Snip from an essay by artist Michaela Melián on Hedy Lemarr, the Austrian-born American scientist and actress who was once described as the most beautiful woman in the world by MGM's Louis B. Mayer. Art Fag City Editor Paddy Johnson says, "Not only was she the first actress to simulate an orgasm onscreen in 1933, but her frequency-switching device (now known as frequency hopping) developed with partner George Antheil, is the technology upon with cell phones are built."
Melián assembled this online essay for Art Fag City's annual IMG MGMT which, in which artists are invited to curate image essays on the blog. She also wrote a score to accompany the old school style slide show, which is embedded in the post.
Image above: Michaela Melián, Frequency Hopping, 2008, C-print, watercolor, thread, 35 x 28 cm.
In her ex-husband's Salzburg villa, the immigrant had seen plans for remote controlled torpedoes, which were never built because the radio controls proved to be too unreliable. After the outbreak of the Second World War, she worked on practical ideas to effectively fight the Hitler regime. At a party in Hollywood, Lamarr met George Antheil, an avant-garde composer who also wrote film scores. While playing the piano with the composer, the actress suddenly has an important idea for her torpedo control system. Antheil sets up the system on 88 frequencies, as this number corresponds to the number of keys on a piano. To construct it, he employs something similar to the player piano sheet music that he used in his Ballet Mécanique.IMG MGMT: Life As A Woman, Hedy Lamarr (Art Fag City)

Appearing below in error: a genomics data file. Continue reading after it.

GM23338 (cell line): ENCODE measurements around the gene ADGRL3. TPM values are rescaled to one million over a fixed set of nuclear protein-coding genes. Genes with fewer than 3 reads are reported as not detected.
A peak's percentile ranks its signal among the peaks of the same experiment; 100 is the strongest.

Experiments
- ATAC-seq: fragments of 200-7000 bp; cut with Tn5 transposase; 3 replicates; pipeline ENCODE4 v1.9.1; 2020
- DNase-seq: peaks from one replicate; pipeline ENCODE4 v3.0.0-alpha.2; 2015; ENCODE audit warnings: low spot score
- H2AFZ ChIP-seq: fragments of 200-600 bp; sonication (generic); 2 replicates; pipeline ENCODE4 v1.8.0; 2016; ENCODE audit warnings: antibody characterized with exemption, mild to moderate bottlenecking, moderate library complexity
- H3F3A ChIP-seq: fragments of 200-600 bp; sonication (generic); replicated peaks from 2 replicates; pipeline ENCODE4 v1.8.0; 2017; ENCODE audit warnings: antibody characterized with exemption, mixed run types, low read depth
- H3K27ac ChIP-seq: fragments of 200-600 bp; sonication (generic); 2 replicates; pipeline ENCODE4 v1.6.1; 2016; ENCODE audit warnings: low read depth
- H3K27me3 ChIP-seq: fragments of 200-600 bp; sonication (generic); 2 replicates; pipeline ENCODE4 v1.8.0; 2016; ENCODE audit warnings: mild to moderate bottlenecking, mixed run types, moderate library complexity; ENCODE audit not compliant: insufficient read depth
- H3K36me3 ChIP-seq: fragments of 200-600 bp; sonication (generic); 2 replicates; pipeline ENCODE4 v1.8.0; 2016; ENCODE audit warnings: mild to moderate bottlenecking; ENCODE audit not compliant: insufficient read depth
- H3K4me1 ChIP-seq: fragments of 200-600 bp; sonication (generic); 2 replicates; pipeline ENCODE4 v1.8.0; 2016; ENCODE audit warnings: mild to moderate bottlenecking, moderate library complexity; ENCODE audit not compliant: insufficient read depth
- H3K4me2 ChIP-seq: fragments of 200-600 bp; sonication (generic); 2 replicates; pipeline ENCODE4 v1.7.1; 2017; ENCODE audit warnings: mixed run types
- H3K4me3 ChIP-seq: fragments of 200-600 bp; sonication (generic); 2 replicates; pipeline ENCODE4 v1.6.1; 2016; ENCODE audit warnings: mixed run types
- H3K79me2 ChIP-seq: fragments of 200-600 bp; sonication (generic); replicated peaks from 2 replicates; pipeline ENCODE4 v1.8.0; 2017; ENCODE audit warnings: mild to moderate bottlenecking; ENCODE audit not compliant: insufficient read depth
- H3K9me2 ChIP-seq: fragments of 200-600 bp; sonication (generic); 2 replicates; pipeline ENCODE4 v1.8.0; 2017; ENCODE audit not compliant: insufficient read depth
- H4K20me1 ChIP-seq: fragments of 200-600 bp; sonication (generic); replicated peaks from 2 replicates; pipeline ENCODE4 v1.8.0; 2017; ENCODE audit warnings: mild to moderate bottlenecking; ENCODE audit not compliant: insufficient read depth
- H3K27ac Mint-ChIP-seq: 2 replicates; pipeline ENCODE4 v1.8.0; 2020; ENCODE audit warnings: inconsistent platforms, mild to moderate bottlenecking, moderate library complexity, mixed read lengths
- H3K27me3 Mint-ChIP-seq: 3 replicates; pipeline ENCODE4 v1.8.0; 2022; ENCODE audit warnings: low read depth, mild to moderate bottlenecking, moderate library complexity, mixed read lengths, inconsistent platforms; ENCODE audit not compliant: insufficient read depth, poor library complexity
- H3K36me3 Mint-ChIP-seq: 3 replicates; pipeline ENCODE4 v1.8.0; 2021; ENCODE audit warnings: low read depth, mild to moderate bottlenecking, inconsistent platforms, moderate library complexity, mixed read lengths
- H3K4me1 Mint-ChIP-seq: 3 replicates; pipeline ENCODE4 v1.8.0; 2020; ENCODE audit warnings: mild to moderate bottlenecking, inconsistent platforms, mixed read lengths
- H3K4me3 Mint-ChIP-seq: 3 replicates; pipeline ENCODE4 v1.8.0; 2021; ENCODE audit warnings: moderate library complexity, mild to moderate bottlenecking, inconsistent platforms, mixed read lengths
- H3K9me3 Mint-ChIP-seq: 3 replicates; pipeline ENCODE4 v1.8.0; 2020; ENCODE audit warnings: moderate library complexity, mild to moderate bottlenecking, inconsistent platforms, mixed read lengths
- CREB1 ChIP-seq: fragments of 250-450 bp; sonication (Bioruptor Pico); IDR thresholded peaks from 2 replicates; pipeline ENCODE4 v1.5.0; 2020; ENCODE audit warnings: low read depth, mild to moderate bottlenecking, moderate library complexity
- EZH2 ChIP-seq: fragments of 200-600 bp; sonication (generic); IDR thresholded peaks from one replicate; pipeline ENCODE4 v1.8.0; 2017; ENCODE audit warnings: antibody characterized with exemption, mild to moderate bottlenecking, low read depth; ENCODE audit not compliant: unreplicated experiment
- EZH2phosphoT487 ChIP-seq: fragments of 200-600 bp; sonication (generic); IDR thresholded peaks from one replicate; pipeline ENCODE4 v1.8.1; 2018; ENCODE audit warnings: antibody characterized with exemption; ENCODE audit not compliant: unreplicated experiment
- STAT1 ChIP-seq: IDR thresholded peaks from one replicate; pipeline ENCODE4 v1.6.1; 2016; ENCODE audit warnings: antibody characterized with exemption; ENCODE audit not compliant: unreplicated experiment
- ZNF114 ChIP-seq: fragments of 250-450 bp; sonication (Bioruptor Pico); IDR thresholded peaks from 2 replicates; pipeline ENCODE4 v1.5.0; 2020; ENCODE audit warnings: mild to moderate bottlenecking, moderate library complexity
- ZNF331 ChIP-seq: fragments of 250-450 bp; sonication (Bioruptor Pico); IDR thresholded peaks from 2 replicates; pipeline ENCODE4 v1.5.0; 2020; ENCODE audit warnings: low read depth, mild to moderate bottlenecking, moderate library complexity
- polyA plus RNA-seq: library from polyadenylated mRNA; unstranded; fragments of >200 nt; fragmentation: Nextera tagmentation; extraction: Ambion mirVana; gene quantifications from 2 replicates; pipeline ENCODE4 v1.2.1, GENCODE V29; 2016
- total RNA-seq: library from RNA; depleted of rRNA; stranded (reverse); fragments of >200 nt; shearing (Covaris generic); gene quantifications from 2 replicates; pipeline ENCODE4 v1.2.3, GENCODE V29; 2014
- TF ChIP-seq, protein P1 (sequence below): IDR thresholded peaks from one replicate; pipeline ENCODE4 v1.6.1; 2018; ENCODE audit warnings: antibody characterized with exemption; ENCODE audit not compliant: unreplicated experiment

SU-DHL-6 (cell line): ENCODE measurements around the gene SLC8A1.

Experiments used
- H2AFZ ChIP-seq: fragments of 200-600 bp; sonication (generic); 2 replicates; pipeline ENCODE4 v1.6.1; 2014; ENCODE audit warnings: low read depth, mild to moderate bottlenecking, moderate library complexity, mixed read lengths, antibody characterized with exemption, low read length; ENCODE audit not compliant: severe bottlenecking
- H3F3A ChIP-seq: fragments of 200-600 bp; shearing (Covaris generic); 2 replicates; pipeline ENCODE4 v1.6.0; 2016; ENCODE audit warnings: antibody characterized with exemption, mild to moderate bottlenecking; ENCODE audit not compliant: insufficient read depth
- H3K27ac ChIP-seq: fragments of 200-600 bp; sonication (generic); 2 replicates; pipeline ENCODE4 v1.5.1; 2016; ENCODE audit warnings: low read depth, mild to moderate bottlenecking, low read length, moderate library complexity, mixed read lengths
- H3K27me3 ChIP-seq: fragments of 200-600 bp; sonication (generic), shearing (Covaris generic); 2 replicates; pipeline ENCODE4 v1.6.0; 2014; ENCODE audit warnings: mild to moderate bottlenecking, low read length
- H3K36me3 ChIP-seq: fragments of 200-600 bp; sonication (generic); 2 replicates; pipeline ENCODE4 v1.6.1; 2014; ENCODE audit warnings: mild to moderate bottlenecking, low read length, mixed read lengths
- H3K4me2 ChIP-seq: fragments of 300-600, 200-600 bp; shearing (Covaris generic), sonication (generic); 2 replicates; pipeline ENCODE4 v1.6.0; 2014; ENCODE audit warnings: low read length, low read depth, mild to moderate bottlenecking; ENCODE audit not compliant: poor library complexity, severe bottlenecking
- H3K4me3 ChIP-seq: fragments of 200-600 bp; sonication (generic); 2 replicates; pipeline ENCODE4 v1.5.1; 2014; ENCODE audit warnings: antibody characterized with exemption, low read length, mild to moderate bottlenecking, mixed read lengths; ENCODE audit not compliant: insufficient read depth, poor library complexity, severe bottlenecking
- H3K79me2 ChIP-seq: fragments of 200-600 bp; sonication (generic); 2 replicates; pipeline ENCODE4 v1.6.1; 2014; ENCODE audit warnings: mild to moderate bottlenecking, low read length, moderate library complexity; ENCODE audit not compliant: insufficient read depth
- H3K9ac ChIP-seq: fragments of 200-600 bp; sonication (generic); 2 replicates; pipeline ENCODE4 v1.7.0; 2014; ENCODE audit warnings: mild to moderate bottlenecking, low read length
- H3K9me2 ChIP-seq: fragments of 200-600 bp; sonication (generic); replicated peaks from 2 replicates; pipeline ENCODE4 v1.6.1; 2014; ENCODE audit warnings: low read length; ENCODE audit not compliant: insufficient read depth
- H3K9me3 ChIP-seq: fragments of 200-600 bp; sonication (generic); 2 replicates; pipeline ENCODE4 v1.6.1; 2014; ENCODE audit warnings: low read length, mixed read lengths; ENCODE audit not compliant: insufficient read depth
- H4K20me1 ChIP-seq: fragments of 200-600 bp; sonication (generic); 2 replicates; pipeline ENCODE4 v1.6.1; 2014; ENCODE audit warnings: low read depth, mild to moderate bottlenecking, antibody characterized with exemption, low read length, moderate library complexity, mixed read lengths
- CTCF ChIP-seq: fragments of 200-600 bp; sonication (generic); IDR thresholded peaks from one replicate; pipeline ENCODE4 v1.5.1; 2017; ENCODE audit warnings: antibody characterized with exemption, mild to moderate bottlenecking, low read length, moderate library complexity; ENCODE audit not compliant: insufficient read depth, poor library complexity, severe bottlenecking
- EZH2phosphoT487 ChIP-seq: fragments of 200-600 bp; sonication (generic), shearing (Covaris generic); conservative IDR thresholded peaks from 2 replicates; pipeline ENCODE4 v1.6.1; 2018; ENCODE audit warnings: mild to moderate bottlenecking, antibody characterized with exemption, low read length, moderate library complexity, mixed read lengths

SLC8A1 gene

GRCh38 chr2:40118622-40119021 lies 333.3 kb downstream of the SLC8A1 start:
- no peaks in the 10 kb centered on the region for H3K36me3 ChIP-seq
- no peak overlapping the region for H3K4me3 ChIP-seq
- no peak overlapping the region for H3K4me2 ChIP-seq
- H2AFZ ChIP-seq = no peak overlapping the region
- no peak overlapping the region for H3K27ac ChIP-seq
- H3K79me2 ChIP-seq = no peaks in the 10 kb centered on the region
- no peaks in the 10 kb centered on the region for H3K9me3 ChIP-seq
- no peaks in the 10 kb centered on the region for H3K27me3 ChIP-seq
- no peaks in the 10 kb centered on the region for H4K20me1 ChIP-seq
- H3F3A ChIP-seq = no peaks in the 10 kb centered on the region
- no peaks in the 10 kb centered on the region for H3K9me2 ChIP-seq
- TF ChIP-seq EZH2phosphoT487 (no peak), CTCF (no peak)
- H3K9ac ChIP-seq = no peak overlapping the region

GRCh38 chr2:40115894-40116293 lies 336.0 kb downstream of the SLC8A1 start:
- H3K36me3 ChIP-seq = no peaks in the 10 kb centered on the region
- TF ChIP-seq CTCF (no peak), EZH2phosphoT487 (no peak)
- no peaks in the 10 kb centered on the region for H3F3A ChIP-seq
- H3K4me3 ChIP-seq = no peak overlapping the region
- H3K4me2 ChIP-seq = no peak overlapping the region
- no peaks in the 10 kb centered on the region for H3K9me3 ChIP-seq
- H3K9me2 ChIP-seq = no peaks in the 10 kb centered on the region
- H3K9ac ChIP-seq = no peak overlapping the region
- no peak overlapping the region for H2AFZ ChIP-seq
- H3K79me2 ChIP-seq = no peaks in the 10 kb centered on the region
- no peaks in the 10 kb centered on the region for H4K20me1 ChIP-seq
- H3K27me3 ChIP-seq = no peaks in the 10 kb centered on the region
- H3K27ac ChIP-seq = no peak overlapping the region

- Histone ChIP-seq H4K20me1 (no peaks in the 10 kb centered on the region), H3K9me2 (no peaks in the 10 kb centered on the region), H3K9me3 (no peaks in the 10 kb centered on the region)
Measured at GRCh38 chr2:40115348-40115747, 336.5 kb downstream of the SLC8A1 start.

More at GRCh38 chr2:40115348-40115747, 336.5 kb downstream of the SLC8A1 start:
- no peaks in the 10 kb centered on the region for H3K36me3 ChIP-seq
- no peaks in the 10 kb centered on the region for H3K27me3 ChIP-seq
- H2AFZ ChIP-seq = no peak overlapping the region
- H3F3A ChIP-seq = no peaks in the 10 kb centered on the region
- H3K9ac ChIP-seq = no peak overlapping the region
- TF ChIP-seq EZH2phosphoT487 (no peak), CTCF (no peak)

In December 1940, the frequency-switching device developed by Lamarr and Antheil was sent to the National Inventors' Council. A patent was awarded on August 11, 1942. The two inventors leave it to the American military to figure out how to use the device. Lamarr's and Antheil's Secret Communication System disappears into the U.S. Army's filing cabinets.
Finally, in 1962, as the Cuba crisis brews the technology now known as frequency hopping is put to use. Its purpose is not to control torpedoes, but to allow for safe communications among blockading ships - whereupon the principles behind the patent become part of fundamental U.S. military communications technology. Today, this technology is not only the foundation for the U.S. military's satellite defense system, but also used widely in the private sector, particularly for cordless and mobile telephones.